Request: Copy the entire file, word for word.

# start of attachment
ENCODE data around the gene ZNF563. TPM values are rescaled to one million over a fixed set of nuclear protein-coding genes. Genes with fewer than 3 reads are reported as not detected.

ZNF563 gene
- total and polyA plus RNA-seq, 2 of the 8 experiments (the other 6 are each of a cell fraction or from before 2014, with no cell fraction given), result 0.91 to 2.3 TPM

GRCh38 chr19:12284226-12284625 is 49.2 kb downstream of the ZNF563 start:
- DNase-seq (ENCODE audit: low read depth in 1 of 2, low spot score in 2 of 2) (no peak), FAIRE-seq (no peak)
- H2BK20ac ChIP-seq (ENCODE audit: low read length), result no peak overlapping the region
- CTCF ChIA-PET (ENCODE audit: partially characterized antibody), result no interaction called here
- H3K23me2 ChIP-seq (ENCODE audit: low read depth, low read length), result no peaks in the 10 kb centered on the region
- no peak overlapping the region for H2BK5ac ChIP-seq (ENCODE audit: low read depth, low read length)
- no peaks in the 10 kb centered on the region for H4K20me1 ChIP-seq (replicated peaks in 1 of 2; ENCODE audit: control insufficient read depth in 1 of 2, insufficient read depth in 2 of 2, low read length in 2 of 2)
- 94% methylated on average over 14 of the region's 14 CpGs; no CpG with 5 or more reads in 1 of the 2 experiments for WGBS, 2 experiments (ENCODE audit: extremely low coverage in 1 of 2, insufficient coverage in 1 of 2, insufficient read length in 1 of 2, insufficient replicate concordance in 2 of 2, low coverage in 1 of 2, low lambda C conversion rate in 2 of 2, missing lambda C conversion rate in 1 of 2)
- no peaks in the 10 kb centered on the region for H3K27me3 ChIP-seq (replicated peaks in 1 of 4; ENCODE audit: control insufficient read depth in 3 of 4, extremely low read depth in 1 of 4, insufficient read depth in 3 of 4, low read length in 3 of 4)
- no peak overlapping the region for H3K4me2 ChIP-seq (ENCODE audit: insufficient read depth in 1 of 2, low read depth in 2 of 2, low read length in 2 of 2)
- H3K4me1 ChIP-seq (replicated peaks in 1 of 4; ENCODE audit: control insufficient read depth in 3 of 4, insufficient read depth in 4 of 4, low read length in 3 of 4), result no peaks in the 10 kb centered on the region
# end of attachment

ENCODE data around the gene ZNF563. TPM values are rescaled to one million over a fixed set of nuclear protein-coding genes. Genes with fewer than 3 reads are reported as not detected.

ZNF563 gene
- total and polyA plus RNA-seq, 2 of the 8 experiments (the other 6 are each of a cell fraction or from before 2014, with no cell fraction given), result 0.91 to 2.3 TPM

GRCh38 chr19:12284226-12284625 is 49.2 kb downstream of the ZNF563 start:
- DNase-seq (ENCODE audit: low read depth in 1 of 2, low spot score in 2 of 2) (no peak), FAIRE-seq (no peak)
- H2BK20ac ChIP-seq (ENCODE audit: low read length), result no peak overlapping the region
- CTCF ChIA-PET (ENCODE audit: partially characterized antibody), result no interaction called here
- H3K23me2 ChIP-seq (ENCODE audit: low read depth, low read length), result no peaks in the 10 kb centered on the region
- no peak overlapping the region for H2BK5ac ChIP-seq (ENCODE audit: low read depth, low read length)
- no peaks in the 10 kb centered on the region for H4K20me1 ChIP-seq (replicated peaks in 1 of 2; ENCODE audit: control insufficient read depth in 1 of 2, insufficient read depth in 2 of 2, low read length in 2 of 2)
- 94% methylated on average over 14 of the region's 14 CpGs; no CpG with 5 or more reads in 1 of the 2 experiments for WGBS, 2 experiments (ENCODE audit: extremely low coverage in 1 of 2, insufficient coverage in 1 of 2, insufficient read length in 1 of 2, insufficient replicate concordance in 2 of 2, low coverage in 1 of 2, low lambda C conversion rate in 2 of 2, missing lambda C conversion rate in 1 of 2)
- no peaks in the 10 kb centered on the region for H3K27me3 ChIP-seq (replicated peaks in 1 of 4; ENCODE audit: control insufficient read depth in 3 of 4, extremely low read depth in 1 of 4, insufficient read depth in 3 of 4, low read length in 3 of 4)
- no peak overlapping the region for H3K4me2 ChIP-seq (ENCODE audit: insufficient read depth in 1 of 2, low read depth in 2 of 2, low read length in 2 of 2)
- H3K4me1 ChIP-seq (replicated peaks in 1 of 4; ENCODE audit: control insufficient read depth in 3 of 4, insufficient read depth in 4 of 4, low read length in 3 of 4), result no peaks in the 10 kb centered on the region